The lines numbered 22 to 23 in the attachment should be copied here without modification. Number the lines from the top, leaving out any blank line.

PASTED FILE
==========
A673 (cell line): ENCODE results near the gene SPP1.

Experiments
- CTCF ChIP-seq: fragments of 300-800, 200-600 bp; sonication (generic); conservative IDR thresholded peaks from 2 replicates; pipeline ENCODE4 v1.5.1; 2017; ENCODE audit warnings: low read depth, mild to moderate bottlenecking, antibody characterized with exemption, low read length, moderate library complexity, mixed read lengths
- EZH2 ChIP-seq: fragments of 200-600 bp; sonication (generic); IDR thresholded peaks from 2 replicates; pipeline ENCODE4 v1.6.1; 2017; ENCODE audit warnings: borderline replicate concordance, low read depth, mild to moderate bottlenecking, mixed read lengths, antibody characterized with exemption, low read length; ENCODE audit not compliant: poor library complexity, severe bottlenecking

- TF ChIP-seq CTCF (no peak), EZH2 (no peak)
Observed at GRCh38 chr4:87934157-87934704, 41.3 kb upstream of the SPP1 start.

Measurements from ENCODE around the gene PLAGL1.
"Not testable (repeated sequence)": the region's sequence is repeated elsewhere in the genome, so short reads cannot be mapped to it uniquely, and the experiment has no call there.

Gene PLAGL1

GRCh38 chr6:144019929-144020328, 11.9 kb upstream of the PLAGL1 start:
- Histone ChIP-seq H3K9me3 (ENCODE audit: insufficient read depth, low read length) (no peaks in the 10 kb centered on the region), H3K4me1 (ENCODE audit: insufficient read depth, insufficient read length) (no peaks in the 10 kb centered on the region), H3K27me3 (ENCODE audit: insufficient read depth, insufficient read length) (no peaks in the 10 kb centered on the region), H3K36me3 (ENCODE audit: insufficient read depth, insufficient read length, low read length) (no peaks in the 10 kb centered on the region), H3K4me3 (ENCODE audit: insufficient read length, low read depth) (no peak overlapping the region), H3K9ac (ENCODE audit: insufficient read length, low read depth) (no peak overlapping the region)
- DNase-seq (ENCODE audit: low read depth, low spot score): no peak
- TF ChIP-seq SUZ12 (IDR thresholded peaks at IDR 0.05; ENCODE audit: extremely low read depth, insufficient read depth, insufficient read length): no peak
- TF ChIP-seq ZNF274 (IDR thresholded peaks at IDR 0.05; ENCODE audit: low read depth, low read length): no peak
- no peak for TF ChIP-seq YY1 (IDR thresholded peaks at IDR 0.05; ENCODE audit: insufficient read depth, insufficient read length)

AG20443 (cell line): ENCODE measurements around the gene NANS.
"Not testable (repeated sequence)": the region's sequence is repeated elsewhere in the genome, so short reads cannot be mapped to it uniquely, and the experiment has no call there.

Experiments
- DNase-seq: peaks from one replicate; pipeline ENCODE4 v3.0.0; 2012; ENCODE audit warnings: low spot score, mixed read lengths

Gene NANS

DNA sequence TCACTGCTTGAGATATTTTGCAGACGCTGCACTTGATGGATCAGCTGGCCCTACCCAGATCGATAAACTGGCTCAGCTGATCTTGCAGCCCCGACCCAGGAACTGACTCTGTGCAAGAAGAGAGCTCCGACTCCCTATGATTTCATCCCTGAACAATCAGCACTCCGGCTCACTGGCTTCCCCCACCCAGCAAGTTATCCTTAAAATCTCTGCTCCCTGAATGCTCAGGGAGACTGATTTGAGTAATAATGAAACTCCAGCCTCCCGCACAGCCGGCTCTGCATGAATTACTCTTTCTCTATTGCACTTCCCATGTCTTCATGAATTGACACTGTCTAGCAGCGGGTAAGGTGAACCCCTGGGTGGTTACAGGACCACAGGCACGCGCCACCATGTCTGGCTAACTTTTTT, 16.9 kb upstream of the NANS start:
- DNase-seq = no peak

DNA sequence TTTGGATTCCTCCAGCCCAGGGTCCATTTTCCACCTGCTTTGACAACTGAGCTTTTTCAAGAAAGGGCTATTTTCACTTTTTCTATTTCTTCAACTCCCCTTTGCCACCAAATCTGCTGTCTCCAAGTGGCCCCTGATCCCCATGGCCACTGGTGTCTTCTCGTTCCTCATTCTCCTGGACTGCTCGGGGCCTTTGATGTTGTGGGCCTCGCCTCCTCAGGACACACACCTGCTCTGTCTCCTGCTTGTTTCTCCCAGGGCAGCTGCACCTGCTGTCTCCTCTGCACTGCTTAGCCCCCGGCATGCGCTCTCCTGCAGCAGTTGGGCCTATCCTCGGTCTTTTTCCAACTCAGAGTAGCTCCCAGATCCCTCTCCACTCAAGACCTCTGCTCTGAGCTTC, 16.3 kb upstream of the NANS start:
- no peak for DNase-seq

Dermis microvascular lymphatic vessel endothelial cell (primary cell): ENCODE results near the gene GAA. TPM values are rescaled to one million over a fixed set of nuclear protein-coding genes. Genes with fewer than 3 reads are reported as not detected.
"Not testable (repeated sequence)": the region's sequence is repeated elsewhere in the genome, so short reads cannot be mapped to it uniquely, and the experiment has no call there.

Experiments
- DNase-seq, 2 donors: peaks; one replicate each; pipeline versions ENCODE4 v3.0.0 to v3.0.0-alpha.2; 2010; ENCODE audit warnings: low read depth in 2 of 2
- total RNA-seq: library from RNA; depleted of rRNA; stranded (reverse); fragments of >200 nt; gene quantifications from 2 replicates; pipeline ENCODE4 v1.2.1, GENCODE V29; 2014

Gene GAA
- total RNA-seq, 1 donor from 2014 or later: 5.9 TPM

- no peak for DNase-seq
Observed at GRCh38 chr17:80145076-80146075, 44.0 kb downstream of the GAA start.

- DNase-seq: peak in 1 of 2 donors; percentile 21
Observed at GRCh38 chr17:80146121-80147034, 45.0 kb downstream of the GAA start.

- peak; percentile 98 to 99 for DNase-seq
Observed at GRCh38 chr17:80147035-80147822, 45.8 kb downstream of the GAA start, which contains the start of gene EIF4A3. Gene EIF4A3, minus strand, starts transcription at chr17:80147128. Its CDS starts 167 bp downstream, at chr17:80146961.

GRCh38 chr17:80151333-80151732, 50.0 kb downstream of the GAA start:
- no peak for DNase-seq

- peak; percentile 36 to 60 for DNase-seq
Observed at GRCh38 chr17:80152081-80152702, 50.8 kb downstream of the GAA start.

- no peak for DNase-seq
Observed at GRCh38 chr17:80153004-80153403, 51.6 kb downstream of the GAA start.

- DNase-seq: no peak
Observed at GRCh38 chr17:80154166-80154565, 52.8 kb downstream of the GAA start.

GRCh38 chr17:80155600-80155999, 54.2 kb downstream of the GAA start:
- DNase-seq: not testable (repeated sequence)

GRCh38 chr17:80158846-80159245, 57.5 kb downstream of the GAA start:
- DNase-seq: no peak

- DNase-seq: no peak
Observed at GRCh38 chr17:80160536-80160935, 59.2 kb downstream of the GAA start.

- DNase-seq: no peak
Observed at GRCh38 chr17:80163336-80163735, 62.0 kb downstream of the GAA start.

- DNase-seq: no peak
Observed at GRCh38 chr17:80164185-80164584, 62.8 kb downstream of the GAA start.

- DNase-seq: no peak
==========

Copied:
- DNase-seq = no peak

DNA sequence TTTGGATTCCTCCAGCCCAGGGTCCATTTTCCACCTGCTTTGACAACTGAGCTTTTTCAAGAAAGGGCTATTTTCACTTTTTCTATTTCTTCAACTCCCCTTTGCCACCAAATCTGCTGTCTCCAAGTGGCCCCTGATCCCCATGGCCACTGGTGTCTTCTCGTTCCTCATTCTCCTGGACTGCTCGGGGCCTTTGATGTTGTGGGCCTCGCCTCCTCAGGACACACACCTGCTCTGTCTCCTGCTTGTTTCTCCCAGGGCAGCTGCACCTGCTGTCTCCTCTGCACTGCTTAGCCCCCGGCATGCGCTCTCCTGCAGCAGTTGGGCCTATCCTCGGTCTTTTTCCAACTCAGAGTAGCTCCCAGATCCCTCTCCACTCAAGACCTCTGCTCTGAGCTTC, 16.3 kb upstream of the NANS start: